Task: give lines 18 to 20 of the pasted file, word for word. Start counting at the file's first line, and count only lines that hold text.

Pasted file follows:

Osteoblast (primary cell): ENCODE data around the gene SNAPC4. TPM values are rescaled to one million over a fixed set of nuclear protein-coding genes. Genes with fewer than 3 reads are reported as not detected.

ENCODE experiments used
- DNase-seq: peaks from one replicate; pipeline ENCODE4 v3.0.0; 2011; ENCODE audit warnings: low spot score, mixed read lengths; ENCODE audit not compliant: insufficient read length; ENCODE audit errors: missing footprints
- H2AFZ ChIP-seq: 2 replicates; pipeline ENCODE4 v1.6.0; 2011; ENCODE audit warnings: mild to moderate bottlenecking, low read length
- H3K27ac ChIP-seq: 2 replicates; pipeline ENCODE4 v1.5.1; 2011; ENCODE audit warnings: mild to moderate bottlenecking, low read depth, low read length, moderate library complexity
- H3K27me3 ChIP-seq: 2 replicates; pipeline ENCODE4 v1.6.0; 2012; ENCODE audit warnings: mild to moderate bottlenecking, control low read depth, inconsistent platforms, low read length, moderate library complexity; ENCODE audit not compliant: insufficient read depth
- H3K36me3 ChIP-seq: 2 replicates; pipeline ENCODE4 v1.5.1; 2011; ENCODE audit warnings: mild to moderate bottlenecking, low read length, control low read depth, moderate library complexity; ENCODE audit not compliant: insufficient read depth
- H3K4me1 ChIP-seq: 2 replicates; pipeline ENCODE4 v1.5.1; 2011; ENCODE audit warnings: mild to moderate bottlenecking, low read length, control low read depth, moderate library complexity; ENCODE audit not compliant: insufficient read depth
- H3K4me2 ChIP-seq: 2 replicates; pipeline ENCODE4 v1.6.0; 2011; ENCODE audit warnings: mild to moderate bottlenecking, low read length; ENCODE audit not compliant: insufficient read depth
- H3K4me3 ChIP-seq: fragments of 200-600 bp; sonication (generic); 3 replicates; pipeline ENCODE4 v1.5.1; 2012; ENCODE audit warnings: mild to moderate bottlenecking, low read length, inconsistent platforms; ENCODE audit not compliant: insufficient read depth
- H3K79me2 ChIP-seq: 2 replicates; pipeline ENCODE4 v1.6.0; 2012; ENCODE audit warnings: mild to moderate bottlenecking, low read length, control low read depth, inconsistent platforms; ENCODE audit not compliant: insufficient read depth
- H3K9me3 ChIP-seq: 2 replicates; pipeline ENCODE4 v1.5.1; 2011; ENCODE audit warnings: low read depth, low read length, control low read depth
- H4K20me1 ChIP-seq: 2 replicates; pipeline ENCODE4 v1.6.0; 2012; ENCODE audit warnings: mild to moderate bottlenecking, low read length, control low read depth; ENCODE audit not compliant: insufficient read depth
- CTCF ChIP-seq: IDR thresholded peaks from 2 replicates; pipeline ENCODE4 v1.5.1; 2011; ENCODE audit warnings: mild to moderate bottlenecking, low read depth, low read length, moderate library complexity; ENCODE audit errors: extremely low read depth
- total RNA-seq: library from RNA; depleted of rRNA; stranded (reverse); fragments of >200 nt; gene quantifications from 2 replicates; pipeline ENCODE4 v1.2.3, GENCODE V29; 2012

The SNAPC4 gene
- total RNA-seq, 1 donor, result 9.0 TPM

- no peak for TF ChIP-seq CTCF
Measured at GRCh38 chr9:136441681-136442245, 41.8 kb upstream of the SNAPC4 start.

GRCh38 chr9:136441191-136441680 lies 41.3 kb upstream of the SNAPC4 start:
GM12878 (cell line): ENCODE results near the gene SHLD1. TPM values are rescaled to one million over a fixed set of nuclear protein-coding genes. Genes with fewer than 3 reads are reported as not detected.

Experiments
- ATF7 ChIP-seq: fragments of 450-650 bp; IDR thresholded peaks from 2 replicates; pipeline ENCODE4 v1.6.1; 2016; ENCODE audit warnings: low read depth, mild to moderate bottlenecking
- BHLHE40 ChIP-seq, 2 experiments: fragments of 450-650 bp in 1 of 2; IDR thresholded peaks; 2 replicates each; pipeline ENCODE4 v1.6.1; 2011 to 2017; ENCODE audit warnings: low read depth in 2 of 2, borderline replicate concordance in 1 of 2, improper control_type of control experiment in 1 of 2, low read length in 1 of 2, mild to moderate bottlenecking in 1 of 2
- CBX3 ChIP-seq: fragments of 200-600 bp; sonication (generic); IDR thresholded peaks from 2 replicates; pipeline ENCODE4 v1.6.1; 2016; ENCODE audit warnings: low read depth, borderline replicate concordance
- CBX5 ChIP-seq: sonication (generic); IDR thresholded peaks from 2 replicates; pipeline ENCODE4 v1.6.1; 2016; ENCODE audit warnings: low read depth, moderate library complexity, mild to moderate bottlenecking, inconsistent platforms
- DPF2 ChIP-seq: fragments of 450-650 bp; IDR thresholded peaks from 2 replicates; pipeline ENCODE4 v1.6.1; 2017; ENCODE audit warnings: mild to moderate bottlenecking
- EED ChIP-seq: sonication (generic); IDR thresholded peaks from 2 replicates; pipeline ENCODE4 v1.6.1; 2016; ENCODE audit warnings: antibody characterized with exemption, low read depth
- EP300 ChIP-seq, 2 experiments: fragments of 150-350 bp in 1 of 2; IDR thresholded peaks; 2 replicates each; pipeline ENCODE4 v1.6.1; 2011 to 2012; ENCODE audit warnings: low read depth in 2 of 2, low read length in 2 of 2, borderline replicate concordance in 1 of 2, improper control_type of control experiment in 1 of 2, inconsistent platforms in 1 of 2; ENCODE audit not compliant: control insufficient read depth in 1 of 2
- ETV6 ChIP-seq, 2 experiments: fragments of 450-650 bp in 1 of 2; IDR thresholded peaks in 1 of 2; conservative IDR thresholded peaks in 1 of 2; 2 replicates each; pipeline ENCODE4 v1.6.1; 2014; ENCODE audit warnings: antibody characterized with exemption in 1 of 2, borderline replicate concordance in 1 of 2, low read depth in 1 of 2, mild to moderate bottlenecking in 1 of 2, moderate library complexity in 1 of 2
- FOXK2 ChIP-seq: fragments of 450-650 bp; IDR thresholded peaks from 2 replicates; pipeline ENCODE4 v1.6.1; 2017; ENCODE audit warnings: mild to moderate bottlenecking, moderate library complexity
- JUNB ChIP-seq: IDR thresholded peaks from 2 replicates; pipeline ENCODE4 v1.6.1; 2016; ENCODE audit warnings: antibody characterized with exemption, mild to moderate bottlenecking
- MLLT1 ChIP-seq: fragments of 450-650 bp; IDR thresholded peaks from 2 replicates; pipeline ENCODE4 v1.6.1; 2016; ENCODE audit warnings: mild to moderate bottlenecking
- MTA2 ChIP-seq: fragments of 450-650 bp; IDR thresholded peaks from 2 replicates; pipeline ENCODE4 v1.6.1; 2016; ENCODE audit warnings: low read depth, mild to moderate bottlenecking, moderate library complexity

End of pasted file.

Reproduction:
- no peak for TF ChIP-seq CTCF
Measured at GRCh38 chr9:136441681-136442245, 41.8 kb upstream of the SNAPC4 start.

GRCh38 chr9:136441191-136441680 lies 41.3 kb upstream of the SNAPC4 start: